The ingredients were there, a lower league side with a formidable record against higher level opponents in recent seasons, a top tier side currently engulfed in a relegation struggle and a pitch that had cows been grazing in the goalmouth on what was left of the greenery pre-kick off, not an eyebrow would have been raised. Mix in a sold out raucous crowd, a League One team that had conquered Premier League leaders Chelsea in the previous round and a Sunderland side whose manager publicly lambasted direct football in a week when it was clear to see the Valley Parade surface would require a tactical tweak away from a short passing style. All these combustible elements for an upset were present, the live television cameras, were not.
We hear all too often about the romance of the FA Cup, yet on the day after Valentine’s Day, this most attractive of cup fixtures was overlooked, all dressed up with nowhere to go. “It’s not you, it’s me” the BBC claimed, they couldn’t be sure if Sunderland would beat Fulham in a replay, but Fulham are still a division higher than Bradford and this is their first campaign outside the top flight after a 13 year relationship, how quickly they have been forgotten. Is it just matches that involve Premier League teams beaten by lower league opposition that constitutes a shock?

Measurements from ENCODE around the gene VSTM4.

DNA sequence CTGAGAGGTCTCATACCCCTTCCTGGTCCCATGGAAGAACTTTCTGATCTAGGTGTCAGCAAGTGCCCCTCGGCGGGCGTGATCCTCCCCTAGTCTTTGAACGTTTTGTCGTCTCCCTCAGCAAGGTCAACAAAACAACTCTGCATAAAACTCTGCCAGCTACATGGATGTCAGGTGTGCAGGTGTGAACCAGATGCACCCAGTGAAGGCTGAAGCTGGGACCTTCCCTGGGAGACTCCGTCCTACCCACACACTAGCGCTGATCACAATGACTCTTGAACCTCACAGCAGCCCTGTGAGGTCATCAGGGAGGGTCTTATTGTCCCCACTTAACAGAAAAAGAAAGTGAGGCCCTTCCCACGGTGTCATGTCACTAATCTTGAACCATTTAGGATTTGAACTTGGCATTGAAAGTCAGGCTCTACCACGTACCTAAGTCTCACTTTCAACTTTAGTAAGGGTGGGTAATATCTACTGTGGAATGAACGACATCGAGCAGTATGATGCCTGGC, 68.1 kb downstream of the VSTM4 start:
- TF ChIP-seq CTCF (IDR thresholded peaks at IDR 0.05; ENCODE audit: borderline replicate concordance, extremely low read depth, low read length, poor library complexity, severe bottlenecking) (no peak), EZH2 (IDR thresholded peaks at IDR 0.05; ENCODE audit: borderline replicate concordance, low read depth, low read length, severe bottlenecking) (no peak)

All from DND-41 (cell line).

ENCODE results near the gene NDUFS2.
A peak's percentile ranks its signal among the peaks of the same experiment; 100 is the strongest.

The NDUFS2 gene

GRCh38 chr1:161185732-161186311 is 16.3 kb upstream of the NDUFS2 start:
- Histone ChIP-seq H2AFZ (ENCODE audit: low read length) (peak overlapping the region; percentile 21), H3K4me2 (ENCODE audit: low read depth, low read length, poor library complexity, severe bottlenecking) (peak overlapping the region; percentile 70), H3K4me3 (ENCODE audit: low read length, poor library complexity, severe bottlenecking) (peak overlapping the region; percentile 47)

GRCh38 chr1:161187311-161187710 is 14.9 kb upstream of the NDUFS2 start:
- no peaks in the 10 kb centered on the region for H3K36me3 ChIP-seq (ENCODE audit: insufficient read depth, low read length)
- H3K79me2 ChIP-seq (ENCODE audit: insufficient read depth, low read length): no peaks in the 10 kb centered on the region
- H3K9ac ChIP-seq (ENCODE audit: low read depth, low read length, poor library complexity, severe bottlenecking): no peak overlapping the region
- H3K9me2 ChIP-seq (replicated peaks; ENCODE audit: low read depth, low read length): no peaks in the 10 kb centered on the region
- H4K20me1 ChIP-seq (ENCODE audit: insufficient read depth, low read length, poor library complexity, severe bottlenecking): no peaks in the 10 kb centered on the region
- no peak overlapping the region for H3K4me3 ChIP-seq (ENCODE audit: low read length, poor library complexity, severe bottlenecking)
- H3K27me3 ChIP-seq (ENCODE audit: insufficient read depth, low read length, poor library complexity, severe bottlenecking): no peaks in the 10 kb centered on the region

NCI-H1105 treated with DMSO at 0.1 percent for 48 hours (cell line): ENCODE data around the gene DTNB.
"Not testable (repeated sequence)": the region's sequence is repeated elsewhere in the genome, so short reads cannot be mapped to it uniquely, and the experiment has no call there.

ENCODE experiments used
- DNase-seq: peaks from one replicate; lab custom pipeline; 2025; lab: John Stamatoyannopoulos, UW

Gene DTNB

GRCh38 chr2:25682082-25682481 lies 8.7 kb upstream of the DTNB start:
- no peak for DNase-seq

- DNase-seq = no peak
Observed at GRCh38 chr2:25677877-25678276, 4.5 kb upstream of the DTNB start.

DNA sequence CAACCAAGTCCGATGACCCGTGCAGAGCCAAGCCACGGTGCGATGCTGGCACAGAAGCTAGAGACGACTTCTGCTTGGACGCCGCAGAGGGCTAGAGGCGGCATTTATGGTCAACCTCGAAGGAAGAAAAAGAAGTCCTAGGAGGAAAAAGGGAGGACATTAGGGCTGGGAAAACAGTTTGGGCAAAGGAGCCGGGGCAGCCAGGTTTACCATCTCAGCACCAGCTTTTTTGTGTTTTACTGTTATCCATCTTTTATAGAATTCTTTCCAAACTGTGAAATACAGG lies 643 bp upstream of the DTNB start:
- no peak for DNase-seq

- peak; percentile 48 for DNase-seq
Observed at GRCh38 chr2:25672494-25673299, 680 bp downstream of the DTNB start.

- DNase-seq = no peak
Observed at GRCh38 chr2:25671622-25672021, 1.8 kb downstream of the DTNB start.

The context of a cup run must play a part but Bradford’s back story in the previous couple of rounds of this year’s competition is fascinating. Millwall, of The Championship, had been thumped 4-0 in a replay after a thrilling 3-3 draw the first time around. Then even more intriguingly, they had provided one of the greatest shocks in FA Cup history, or the greatest, ironically enough, as voted for by BBC viewers on Match Of The Day. Not many teams go to Stamford Bridge and beat Chelsea, Jose Mourinho’s Chelsea, after going 2 goals down. None to be precise.
Television companies have the power to decide what football it feels we should be watching, but when it comes to the FA Cup it would appear they have been sucked into the Premier League bubble. Not to mention the much needed financial benefits television money brings for lower level sides, surely we should be seeing matches that can only be cup matches and taking a rare opportunity to give national exposure to smaller clubs whilst they are still in the FA Cup, that’s the whole point, right?